This is a look at some bluesy-jazzy wimmin singers and musicians who rock my world, musical foremothers whose voices echo as strongly today as they did decades ago. Crooners, shouters, songwriters and bandleaders, sirens and songbirds of years gone by... Let's get hep!
Connie Haines "Singin' And Swingin' " (Collector's Choice, 2001)
The squeeky-voiced Connie Haines played opposite young Frank Sinatra in Tommy Dorsey's early '40s orchestra: Ole Blue Eyes sang the schmaltzy romantic material and Connie -- in an interesting gender turnaround -- sang the uptempo, bluesy "rhythm" numbers. This disc collects some of her best live performances on various radio dates. Lotsa fun stuff, including a couple of tracks with Dorsey's crack vocal ensemble, the Pied Pipers, and plenty of punchy big band arrangements to back her up. Since Dorsey ran such a tight, professional organization, these live performances aren't much different than the studio versions that are out on other Dorsey collections. But this album does focus in on Haines herself -- a long overdue recognition of her talent, and it's pretty enjoyable from beginning to end. Recommended!
Connie Haines "Nightingale From Savannah" (Sepia Recordings, 2008)
Connie Haines "The Heart And Soul Of Connie" (Audiophile, 2008)
With the Russ Case orchestra...
Connie Haines "...Sings A Tribute To Helen Morgan" (1957)
Adelaide Hall "Crooning Blackbird: 1927-1939" (EPM Jazz Archives, 1992)
One of the first female star jazz vocalists, the trilling, songbirdish Adelaide Hall came to fame as a lead player in the early stage productions of Sissle & Blake, starring in several black musical revues of the 1920s. She recorded with Duke Ellington, Fats Waller and a young Art Tatum, and toured Europe extensively, eventually finding a berth at the fabled Moulin Rouge music hall in Gay Paris. Hall's vocal style may be a bit prim and proper for most jazz fans -- like Ethel Waters, she skirted the divide between art songs and the blues, while perhaps overemphasizing each style just a tad. I like her bluesy tunes well enough, but when she drifts towards the more florid pop-operatic style that became her metier, I start to tune out. This generously programmed 26-song CD gives a great picture of this somewhat neglected pioneering vocalist, and yet, it must be said, there may be a reason why her legacy has suffered -- Hall's style was pretty prissy-sounding and mannered, and may wear thin after a while. It's worth checking out, but the results are variable.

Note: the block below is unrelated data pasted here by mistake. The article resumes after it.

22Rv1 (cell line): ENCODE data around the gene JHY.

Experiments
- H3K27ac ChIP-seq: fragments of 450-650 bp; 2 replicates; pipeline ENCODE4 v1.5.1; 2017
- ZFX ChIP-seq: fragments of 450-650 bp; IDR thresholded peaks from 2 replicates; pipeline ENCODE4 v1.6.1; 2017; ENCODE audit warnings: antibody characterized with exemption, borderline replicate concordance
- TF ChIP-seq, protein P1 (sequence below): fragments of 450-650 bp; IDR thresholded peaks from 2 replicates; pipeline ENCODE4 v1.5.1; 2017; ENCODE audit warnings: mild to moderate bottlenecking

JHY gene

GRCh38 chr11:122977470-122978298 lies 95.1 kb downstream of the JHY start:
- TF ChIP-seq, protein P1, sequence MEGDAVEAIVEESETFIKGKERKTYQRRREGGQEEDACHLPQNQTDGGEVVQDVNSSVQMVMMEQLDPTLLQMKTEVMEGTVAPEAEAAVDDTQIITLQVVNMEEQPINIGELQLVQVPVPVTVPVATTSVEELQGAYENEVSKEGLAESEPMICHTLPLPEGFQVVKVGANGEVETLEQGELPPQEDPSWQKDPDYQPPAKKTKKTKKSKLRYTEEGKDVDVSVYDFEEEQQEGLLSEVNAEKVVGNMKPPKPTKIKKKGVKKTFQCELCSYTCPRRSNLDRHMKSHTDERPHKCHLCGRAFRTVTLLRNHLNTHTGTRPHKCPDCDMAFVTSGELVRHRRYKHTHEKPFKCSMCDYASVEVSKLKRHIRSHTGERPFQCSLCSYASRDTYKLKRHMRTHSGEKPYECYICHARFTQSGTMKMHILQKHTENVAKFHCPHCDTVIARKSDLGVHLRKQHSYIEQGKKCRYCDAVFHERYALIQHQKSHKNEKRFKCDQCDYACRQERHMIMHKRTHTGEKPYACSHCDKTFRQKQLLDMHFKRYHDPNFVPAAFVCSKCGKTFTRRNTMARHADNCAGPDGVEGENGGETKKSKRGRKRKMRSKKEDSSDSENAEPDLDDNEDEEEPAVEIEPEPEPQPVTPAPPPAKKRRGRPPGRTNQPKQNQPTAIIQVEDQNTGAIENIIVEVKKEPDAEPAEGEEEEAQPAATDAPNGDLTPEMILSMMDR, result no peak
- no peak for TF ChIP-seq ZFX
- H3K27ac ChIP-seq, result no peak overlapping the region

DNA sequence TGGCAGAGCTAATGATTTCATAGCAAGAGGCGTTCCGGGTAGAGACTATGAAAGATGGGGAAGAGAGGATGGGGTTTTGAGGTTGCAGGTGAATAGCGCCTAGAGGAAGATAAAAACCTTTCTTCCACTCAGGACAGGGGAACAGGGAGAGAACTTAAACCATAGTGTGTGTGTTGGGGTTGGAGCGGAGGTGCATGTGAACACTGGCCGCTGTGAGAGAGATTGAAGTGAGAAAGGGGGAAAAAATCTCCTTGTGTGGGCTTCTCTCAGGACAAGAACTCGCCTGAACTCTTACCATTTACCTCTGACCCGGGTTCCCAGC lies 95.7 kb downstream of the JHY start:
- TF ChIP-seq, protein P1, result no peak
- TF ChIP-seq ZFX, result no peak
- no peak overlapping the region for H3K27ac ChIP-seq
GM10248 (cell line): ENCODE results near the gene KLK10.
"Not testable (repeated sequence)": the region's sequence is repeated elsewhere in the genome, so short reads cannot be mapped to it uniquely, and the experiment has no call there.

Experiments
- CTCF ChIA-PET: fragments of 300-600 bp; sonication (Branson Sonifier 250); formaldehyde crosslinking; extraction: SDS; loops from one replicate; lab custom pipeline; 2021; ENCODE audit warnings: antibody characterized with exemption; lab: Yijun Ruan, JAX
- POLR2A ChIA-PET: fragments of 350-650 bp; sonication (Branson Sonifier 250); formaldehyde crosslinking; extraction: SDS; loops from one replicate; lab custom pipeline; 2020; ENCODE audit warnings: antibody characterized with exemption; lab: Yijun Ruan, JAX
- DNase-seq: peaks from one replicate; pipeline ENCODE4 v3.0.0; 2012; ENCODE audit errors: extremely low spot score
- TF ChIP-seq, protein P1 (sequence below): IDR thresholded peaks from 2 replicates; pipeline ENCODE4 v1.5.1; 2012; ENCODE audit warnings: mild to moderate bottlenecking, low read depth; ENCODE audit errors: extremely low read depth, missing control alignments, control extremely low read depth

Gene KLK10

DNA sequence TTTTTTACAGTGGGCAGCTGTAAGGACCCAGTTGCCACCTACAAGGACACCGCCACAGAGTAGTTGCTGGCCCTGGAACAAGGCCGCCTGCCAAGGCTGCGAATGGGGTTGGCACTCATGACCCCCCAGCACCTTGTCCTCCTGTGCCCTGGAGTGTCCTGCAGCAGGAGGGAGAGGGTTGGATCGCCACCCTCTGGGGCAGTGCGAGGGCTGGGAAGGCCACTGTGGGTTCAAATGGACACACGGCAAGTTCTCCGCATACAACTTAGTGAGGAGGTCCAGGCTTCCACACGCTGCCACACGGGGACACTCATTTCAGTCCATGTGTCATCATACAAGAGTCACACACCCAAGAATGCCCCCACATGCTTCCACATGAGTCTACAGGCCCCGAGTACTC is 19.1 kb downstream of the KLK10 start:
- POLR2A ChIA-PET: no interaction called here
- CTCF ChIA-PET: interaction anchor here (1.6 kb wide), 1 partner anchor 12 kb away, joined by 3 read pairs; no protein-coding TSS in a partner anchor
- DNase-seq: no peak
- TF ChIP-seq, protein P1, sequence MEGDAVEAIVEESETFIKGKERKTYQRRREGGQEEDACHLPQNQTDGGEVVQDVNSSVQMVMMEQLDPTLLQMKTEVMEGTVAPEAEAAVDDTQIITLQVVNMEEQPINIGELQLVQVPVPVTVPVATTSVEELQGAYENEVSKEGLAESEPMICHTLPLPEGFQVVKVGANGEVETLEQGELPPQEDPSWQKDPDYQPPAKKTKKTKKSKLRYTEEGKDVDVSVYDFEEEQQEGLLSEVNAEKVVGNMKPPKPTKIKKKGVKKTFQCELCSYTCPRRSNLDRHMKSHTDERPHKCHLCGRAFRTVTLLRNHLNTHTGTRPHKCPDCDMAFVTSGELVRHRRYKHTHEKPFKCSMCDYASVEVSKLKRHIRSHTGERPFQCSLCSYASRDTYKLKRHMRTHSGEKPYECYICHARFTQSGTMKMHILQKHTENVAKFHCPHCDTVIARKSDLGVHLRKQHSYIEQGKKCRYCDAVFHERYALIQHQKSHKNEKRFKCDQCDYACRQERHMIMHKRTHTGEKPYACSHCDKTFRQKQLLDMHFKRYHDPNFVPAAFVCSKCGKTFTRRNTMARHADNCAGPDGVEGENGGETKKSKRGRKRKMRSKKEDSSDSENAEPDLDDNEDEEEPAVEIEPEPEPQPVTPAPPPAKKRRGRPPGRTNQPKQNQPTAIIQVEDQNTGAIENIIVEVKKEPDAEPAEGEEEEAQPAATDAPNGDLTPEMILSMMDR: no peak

Adelaide Hall "Hall Of Fame" (ASV-Living Era, 1992)
Adelaide Hall "Red Hot From Harlem" (Pearl, 1994)
Adelaide Hall "A Centenary Celebration" (Avid, 2002)
A 2-CD set...
Annette Hanshaw "The Girl Next Door" (Take Two, 1993)
Perhaps more of a novelty singer than a torch or jazz stylist, Annette Hanshaw nonetheless had a pleasant appeal, an interesting admixture of unabashed cuteness and sly worldliness that seemed perfectly in tune with the devil-may-care, Fitzgeraldian whoopdedoo of the 1920s Jazz Age, when her star was in full swing. Hanshaw started singing professionally right at the tail end of the pre-Depression era, and rode high during the early years of the crash... You can easily see why, her squeaky, Helen Kane-ish voice is a simple delight, joyful and unpretentious, and particularly appealing when backed by some of the top jazz sessionmen of the time, folks such as Bunny Berrigan, Jimmy and Tommy Dorsey, Joe Venuti and others... Originally issued as a vinyl LP in the 1980s, this set bears the usual Take Two label stamp of enthusiasm and authenticity, and has fine sound quality as well. For a nice nostalgic slice of old-fashioned, innocent pop-jazz vocals, this disc's a doozy.
Annette Hanshaw "Lovable And Sweet: 25 Vintage Hits" (ASV-Living Era, 1997)
Annette Hanshaw "The Twenties Sweetheart" (Jasmine, 2004)
Annette Hanshaw "It Was So Beautiful: Annette Hanshaw's Final Recordings" (Sounds Of Yesteryear, 2003)
Marion Harris "Look For The Silver Lining" (ASV Living Era, 2006)
Marion Harris "The Complete Victor Releases" (Archeophone, 2005)
Marion Harris "The Very Best Of" (Master Classics, 2009)
Marion Harris "1916-1919 Master Recordings" (Master Classics Recordings, 2010)
Lucille Hegamin "Complete Recorded Works, v.1: 1920-1922" (Document, 1995)
Lucille Hegamin "Complete Recorded Works, v.2: 1922-1923" (Document, 1995)
Lucille Hegamin "Complete Recorded Works, v.3: 1923-1932" (Document, 1995)
Lucille Hegamin "Complete Recorded Works, v.4: 1920-1926" (Document, 1998)
Rosa Henderson "Complete Recorded Works, v.1: 1923" (Document, 1995)
Rosa Henderson "Complete Recorded Works, v.2: 1924" (Document, 1995)
Rosa Henderson "Complete Recorded Works, v.3: 1924-1926" (Document, 1995)